Still, futures traders see no chance the Fed will stand pat in September, with CME’s FedWatch tool showing about a 67% probability of a 25 basis-point cut and 33% odds for a 50-point cut.
By the end of the year, money markets are 78% positive that the target Fed funds range will be 50-75 basis points lower than the current 2.00-2.25%.
(4) Yen Getting Stronger, Causing Concern
As if Japan’s economy didn’t already have enough headwinds, a rising yen has joined the mix.
The past week’s gyrations in U.S. Treasuries, including a short-lived inversion that whipped up recession fears, plus weaker stock markets, rising volatility and more Trump capriciousness on the trade war with China have sent investors scurrying into the safe havens of gold and the yen.
While Japan’s growth has been picking up ever so slightly, the headwinds from an upcoming sales tax hike, trade tensions with neighbor South Korea and the threat of U.S. tariffs on its auto exports are set to keep consumption and trade weak in the second half of the year.
Next week’s trade data is expected to show exports fell for the eighth month in July, while a Reuters manufacturing sentiment index should reflect rising concerns.
Meanwhile, the Bank of Japan appears helpless as a worldwide decline in bond yields drags its 10-year yield to below the minus 0.2% floor it has set as part of its yield curve control policy, and as the yen rises 3% in a matter of days.
If it really wants to cap the rising yen and put a floor under yields, it needs to stop buying the bonds it mops up as part of its quantitative easing policy. But that would erode its credibility and backfire on the economy.
(5) Italian Prime Minister Addresses Senate Tuesday
Global bond market developments have of late overshadowed Italian political shenanigans, but that may soon change.
Prime Minister Giuseppe Conte addresses the Senate on Tuesday, after it frustrated Deputy Prime Minister Matteo Salvini’s attempt to pull the plug on his coalition with the 5-Star Movement and trigger snap elections.
Meanwhile, 5-Star politicians themselves are discussing forming a coalition with the opposition Democratic Party.
The prospect of election uncertainty had sent Italy’s 10-year bond yield premium above Germany to 239 basis points a week back.
It’s retreated since then to around 200 bps. But if President Sergio Mattarella decides there’s no way of creating a stable government, early elections will be called, probably for late October.
Zacks #1 (STRONG BUY) Rank Stocks –
(A) JD.com (JD - Free Report) : This $37.6B market stock is currently pricing at $31 a share. The share price has been consolidating around this level since April. It may be time for a new share price leg higher (to $45?), in particular, if an announcement of Chinese stimulus arrives this week or next.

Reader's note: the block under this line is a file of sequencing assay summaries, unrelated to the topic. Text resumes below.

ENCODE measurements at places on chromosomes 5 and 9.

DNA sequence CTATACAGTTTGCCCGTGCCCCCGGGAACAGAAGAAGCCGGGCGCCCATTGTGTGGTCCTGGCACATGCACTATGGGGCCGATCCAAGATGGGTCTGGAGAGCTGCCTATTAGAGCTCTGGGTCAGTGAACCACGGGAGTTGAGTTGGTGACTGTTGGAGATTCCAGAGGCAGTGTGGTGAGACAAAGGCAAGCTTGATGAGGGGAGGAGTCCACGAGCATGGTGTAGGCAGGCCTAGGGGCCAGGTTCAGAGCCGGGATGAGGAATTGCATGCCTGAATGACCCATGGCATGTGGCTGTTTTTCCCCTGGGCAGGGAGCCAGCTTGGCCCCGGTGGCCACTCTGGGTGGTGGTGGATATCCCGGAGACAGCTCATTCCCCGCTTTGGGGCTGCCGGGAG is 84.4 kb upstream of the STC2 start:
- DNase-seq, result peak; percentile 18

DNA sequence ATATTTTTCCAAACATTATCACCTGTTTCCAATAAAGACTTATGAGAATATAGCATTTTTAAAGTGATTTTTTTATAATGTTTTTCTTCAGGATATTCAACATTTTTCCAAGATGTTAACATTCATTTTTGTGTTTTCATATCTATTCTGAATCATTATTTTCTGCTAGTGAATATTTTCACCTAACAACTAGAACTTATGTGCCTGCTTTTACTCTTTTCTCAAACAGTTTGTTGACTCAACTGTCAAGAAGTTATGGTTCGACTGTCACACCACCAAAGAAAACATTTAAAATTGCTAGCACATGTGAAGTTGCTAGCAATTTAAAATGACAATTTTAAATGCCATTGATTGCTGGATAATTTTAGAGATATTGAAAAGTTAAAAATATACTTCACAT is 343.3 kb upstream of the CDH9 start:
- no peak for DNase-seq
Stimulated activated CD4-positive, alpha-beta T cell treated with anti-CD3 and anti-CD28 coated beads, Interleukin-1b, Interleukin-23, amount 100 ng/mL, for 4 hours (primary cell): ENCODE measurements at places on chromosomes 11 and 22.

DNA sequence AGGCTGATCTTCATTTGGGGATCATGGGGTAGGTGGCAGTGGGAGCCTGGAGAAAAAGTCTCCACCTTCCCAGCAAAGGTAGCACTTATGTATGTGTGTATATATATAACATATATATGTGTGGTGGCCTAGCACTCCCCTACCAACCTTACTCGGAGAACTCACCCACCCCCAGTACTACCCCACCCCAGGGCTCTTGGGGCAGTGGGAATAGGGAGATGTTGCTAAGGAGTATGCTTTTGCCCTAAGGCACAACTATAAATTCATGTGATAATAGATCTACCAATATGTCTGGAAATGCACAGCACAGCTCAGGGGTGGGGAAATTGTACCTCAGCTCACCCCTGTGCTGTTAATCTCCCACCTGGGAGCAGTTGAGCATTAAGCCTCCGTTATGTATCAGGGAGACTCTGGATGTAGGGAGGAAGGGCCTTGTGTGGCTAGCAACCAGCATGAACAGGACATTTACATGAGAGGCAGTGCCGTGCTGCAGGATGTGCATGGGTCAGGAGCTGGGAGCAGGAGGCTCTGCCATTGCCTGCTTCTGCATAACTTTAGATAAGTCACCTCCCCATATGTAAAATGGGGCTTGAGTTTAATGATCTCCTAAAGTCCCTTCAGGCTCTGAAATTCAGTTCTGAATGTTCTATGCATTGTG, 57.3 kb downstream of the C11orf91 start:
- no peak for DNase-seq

The company is a Mainland Chinese e-commerce competitor to Alibaba inside China. I see a Zacks Value score of B and a Zacks Growth score of A.
(B) DaVita (DVA - Free Report) : This is a $9.2B market cap U.S. kidney dialysis stock, currently pricing at $58 a share. The Zacks Value score is A and the Growth score is B.
I see another quantitative attraction. The Zacks Industry Rank is a sweet #33 out of 256 (top 13%).
(C) Aercap (AER - Free Report) : This is a huge Netherlands-based aircraft leasing company. Shares are ADRs for U.S. buyers. It has a Zacks Value score of A.
Can stocks with global businesses like this get any “lift” while the rest of Europe suffers? Let’s watch and see if an announcement of a German fiscal stimulus boosts a stock like this, in the days and weeks ahead.
Key Global Macro—
It’s a light August week for data releases.
On Monday, Eurostat released its consumer-price indices (HICP) for July. The composite HICP reading was +1.0% y/y in July 2019, down from +1.3% y/y in June. A year earlier, it was +2.2% y/y.
Obviously, we are back to European Union (EU) deflation. Not good.
- The lowest annual rates were registered in Portugal (-0.7%), Cyprus (0.1%) and Italy (0.3%).
- The highest annual rates were recorded in Romania (4.1%), Hungary (3.3%), Latvia, and Slovakia (both 3.0%).
- Compared with June, annual inflation fell in fifteen Member States, remained stable in two, and rose in eleven.
On Wednesday, the U.S. National Association of Realtors (NAR) releases July existing home sales. Look for this to rise +2.3% m/m to 5.3 million units.
The Fed releases its latest minutes.
The large Swiss bank UBS expects the Fed minutes will illustrate a more detailed picture of which FOMC members wanted larger cuts, while some saw no need.
“We infer that the decision was contentious. We expect that ‘some’ FOMC members (in our view, including the Chair, Williams and Clarida) pushed for a larger rate cut, while several (meaning at least 6) saw no reason to cut.”
On Thursday: U.S. initial jobless claims could come at 216,000 versus 220,000 in the week prior. Continuing Claims could be 1.726 million. These are quite low.
Expect the Markit U.S. Manufacturing PMI for August to be 50.5 versus 50.4 in July). That’s still barely in expansion. A shocker here would be a “40” print.
Expect the Markit U.S. Services PMI for August to be 52.8 versus 53.0 in July).
The U.S. Leading Indicator Index for July should be +0.2% versus -0.3% in June.
On Friday, the focus in the morning will be on Fed Chairman Powell when he delivers his speech in Jackson Hole.
Powell is expected to clarify the Fed’s future monetary policy path and explain whether or not the Fed plans on continuing to cut rates.
The latest U.S. new home sales data come out. Look for a flat 644K sales in July, versus 646K in June.
Outside the USA, economists will closely watch consumer inflation data coming out of Japan. They expect it to remain stuck at a two-year low of +0.6% — no closer to the central bank’s long-elusive target of +2.0%.